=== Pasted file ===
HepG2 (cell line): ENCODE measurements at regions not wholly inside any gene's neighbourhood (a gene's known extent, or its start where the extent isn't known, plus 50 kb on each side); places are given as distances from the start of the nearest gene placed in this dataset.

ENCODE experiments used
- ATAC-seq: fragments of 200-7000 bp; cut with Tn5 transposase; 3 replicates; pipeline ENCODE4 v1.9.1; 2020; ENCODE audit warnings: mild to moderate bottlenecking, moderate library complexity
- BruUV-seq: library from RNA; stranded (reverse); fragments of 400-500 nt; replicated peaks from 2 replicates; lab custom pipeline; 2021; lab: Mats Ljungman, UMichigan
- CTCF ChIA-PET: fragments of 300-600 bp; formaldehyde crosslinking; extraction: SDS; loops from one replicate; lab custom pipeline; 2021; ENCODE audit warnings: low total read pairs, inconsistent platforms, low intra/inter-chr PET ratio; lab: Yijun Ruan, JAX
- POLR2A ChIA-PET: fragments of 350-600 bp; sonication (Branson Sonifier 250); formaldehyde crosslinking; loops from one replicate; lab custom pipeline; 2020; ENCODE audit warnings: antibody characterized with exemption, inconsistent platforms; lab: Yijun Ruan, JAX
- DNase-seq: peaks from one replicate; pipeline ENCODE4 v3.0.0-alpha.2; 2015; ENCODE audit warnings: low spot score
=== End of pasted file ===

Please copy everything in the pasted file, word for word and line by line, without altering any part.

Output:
HepG2 (cell line): ENCODE measurements at regions not wholly inside any gene's neighbourhood (a gene's known extent, or its start where the extent isn't known, plus 50 kb on each side); places are given as distances from the start of the nearest gene placed in this dataset.

ENCODE experiments used
- ATAC-seq: fragments of 200-7000 bp; cut with Tn5 transposase; 3 replicates; pipeline ENCODE4 v1.9.1; 2020; ENCODE audit warnings: mild to moderate bottlenecking, moderate library complexity
- BruUV-seq: library from RNA; stranded (reverse); fragments of 400-500 nt; replicated peaks from 2 replicates; lab custom pipeline; 2021; lab: Mats Ljungman, UMichigan
- CTCF ChIA-PET: fragments of 300-600 bp; formaldehyde crosslinking; extraction: SDS; loops from one replicate; lab custom pipeline; 2021; ENCODE audit warnings: low total read pairs, inconsistent platforms, low intra/inter-chr PET ratio; lab: Yijun Ruan, JAX
- POLR2A ChIA-PET: fragments of 350-600 bp; sonication (Branson Sonifier 250); formaldehyde crosslinking; loops from one replicate; lab custom pipeline; 2020; ENCODE audit warnings: antibody characterized with exemption, inconsistent platforms; lab: Yijun Ruan, JAX
- DNase-seq: peaks from one replicate; pipeline ENCODE4 v3.0.0-alpha.2; 2015; ENCODE audit warnings: low spot score